INTENT: Did you learn or realize anything new about your own definition of hero while designing this course?
ALANNA: Actually, it was the other way around. It was my own discovery of the importance of the journey of the hero and personal mythology that made me want to write a course to show people how to find this for themselves. In my more than decade plus years of taking people through the mythology in the context of eastern spirituality and yoga, I was seeing for myself how important it was for people to discover and understand that the hero they were hearing stories about did not exist outside of themselves. The hero’s path, ultimately, is an internal path and we use the stories of our heroes as templates to discover our own internal journey. This is how we find hope, inspiration and connection when it otherwise becomes unavailable in our relationships, careers, health… you name it. Give people the tools and techniques to reignite their own internal power, to rediscover their own internal hero, and they can make it through any challenge. They become heroes themselves. I have seen this time and time again not only in my work with thousands of students, but within myself. How could I not share these powerful insights with others? This is why I wrote the eCourse for Intent, and why I’m leading this as a live workshop at Esalen in January of 2014. Because, it’s a simple process, and once you know how to find your heroic journey, you can do it time and time again, no matter what struggle you face.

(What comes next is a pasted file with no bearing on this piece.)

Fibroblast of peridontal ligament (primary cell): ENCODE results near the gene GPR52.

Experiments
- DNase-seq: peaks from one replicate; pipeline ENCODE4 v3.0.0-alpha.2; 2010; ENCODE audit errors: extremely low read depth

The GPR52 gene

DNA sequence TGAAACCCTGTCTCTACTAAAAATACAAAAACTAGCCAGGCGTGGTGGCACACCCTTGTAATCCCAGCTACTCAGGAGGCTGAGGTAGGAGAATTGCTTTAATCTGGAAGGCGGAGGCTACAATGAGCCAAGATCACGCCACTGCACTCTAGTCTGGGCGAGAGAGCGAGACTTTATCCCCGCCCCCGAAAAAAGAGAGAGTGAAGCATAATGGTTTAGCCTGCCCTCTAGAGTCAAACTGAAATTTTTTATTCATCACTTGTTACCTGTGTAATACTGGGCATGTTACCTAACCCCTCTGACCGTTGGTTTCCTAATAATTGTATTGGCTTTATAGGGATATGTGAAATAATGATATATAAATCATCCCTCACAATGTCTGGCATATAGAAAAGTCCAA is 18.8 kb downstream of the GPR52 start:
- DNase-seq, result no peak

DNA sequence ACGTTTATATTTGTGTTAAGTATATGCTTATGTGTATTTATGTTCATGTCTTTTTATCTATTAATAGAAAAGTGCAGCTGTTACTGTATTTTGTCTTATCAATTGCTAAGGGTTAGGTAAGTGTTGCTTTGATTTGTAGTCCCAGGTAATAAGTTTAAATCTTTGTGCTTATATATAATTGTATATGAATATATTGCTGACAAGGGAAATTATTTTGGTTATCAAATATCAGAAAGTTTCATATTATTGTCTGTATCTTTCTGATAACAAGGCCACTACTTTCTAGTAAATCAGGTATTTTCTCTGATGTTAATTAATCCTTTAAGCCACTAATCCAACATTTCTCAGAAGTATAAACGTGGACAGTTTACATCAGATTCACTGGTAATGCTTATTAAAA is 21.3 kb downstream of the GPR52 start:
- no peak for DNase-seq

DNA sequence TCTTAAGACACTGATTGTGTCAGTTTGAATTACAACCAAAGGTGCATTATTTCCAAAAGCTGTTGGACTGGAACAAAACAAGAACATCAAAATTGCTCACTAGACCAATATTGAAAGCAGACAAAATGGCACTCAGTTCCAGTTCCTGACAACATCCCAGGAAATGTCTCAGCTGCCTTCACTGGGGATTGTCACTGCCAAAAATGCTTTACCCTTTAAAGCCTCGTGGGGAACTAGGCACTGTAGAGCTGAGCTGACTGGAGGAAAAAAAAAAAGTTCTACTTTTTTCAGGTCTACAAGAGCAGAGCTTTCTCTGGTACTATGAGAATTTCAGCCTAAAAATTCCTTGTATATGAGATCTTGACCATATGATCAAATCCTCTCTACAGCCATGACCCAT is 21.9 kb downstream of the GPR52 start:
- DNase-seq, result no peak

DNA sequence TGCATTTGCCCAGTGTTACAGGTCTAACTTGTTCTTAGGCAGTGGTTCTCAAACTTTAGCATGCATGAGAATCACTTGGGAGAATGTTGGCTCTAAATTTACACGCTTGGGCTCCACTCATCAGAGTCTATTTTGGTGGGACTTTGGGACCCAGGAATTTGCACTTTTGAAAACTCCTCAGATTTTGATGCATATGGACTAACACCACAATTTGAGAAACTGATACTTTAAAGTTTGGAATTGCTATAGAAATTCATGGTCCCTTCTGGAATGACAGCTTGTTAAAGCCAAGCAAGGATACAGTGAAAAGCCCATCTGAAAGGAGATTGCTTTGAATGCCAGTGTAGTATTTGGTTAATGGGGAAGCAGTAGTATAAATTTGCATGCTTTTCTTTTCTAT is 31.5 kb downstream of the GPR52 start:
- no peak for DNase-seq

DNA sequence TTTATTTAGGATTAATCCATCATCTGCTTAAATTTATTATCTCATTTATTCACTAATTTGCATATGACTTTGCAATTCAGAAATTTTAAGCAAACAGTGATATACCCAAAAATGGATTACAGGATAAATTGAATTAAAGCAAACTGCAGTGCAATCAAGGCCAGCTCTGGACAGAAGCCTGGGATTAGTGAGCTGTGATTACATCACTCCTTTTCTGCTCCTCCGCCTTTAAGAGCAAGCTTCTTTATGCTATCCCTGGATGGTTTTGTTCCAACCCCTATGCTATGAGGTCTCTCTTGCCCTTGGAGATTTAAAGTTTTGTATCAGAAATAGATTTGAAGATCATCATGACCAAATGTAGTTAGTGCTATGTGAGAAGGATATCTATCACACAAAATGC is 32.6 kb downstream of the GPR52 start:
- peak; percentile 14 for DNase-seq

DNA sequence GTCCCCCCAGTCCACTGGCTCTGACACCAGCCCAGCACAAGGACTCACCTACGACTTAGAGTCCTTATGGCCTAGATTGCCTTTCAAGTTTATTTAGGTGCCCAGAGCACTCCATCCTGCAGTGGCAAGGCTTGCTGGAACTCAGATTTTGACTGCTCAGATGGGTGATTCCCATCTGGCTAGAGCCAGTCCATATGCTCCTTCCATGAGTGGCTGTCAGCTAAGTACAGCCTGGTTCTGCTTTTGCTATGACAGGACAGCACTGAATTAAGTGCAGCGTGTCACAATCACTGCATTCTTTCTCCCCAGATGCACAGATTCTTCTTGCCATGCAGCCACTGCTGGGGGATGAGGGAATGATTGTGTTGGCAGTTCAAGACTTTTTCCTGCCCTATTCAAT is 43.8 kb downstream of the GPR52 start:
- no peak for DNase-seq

INTENT: What should our followers and those who purchase the course expect to gain from taking it? What should be their goal before starting the course?
ALANNA: This work is designed to give you the tools to face your greatest challenges and overcome your greatest fears in order to live the life you imagined. It’s not small stuff. I encourage those who purchase the course to think big and see where their journey takes them.
Overcome your own deepest fears and emerge as the hero of our own story. Joseph Campbell asked people to “follow their bliss.” I’m showing you how. Join Alanna at the gorgeous Esalen retreat center on the Coast of California with breath taking hot tubs, locally grown food and Kaivalya Method Yoga.
Click here to purchase your own “Following Bliss: A Modern Mystic’s Guide to the Hero’s Journey” course.